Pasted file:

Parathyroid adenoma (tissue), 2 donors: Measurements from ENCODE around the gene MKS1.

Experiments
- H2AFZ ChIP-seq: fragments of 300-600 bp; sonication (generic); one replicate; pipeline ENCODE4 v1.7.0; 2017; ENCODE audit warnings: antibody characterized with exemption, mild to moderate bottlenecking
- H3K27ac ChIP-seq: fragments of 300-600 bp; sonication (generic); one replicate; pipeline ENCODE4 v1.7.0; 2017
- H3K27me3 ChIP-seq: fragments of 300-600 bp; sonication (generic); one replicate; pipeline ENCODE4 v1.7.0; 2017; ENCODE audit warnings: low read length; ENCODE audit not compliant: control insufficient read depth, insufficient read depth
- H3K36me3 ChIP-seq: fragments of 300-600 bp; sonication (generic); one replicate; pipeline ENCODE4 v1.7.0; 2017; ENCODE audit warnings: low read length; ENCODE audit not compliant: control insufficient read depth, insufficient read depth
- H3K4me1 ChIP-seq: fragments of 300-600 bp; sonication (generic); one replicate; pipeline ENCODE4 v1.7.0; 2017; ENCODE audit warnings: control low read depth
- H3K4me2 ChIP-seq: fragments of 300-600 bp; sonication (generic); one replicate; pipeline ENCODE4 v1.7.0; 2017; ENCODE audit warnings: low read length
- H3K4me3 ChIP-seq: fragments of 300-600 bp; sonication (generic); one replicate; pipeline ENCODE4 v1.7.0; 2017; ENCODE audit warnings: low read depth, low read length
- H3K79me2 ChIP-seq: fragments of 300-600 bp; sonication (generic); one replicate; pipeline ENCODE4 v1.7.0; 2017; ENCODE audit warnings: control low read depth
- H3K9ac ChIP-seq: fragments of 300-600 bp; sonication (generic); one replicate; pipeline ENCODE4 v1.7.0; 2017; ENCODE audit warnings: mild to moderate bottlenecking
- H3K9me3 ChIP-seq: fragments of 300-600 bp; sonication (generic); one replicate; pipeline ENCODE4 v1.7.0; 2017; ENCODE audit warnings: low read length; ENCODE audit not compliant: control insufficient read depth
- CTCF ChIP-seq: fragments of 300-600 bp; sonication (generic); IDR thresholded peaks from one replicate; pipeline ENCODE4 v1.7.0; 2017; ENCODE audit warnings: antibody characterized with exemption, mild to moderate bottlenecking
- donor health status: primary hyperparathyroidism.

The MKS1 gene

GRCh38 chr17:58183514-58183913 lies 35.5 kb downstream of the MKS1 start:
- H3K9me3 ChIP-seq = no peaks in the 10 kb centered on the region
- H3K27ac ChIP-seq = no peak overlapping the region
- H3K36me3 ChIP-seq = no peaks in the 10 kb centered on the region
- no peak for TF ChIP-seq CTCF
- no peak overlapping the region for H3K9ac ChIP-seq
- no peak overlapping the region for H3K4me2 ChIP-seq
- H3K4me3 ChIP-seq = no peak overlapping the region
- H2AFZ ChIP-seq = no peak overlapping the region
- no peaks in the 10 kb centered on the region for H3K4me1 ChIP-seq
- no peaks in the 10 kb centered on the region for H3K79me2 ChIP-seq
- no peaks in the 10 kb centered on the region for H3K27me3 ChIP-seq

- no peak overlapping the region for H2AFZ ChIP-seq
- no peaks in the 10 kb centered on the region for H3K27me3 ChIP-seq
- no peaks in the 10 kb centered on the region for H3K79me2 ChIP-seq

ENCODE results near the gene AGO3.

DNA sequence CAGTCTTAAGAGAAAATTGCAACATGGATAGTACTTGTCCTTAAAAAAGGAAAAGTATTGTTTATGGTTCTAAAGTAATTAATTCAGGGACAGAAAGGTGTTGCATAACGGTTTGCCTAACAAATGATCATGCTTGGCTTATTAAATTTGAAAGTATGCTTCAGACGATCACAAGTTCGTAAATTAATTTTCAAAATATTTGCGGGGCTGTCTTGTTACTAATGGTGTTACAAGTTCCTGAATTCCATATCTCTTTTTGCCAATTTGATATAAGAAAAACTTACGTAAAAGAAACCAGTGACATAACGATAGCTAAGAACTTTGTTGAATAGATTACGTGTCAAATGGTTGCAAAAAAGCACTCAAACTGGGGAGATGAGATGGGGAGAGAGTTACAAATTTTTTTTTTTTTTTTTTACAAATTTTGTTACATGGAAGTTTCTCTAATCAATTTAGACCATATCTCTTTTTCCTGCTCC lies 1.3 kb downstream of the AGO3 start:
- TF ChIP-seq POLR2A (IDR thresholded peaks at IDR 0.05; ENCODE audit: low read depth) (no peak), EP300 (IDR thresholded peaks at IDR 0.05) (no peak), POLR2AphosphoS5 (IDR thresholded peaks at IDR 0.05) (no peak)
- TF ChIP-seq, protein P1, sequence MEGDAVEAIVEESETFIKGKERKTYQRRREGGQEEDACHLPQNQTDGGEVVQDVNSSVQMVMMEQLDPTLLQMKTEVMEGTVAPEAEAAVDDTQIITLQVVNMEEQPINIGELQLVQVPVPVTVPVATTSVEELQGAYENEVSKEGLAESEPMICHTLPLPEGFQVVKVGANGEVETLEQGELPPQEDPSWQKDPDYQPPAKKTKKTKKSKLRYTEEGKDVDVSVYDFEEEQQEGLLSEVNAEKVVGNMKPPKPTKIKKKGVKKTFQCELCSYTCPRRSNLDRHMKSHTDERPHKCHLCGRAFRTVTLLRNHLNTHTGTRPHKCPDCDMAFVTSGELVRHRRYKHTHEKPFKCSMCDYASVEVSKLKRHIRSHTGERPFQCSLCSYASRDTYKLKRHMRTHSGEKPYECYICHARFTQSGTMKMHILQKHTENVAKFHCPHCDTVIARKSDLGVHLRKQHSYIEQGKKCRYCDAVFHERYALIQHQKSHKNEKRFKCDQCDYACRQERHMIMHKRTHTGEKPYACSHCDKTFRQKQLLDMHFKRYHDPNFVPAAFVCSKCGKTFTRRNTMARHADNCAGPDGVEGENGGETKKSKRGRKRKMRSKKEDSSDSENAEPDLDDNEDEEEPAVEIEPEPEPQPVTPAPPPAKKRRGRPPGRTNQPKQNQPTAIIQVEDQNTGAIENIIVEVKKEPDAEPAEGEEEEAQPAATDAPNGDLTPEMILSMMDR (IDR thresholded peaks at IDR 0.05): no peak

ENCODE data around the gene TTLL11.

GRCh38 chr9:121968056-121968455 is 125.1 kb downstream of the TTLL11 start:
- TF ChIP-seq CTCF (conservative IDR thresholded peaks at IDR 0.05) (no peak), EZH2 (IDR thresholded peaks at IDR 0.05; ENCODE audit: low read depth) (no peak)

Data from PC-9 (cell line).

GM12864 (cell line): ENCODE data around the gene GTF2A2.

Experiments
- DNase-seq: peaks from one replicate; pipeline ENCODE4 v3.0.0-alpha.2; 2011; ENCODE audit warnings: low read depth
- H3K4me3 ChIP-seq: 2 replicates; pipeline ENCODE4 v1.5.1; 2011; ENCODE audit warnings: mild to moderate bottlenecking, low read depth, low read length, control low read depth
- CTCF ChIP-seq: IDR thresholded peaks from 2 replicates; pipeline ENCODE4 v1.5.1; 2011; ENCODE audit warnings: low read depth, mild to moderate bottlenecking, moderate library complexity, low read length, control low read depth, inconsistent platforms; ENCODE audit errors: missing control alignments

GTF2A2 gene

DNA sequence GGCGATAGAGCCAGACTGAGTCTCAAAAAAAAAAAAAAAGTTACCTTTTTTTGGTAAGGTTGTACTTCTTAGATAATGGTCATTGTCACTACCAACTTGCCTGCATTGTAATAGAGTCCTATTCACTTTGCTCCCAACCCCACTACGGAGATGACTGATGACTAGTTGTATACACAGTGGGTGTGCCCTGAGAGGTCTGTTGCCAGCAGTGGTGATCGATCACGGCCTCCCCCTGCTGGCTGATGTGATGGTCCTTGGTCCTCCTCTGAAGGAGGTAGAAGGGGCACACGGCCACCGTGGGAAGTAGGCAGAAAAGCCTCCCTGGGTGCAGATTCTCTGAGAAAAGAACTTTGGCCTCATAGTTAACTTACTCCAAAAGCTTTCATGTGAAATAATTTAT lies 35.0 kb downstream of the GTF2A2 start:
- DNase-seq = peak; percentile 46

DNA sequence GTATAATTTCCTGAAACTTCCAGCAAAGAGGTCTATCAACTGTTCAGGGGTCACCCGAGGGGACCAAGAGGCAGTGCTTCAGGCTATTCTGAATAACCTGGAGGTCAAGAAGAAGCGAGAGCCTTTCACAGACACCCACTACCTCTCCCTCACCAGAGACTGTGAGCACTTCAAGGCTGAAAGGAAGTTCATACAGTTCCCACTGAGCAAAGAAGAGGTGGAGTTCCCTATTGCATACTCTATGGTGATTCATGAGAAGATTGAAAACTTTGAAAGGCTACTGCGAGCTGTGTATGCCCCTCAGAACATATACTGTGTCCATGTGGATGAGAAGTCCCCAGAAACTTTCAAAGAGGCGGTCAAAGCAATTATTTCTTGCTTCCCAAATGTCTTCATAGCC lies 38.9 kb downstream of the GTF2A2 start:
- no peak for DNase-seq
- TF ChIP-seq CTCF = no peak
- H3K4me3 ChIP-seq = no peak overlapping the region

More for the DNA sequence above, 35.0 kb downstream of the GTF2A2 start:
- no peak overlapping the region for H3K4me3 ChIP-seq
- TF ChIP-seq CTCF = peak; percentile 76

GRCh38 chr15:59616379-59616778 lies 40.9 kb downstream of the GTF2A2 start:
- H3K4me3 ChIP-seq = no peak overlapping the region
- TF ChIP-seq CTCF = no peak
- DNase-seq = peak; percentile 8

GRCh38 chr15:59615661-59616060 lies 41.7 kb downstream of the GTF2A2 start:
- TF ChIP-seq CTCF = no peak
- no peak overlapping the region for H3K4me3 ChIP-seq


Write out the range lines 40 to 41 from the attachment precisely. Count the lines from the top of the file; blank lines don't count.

Experiments
- DNase-seq: peaks from one replicate; pipeline ENCODE4 v3.0.0-alpha.2; 2011; ENCODE audit warnings: low read depth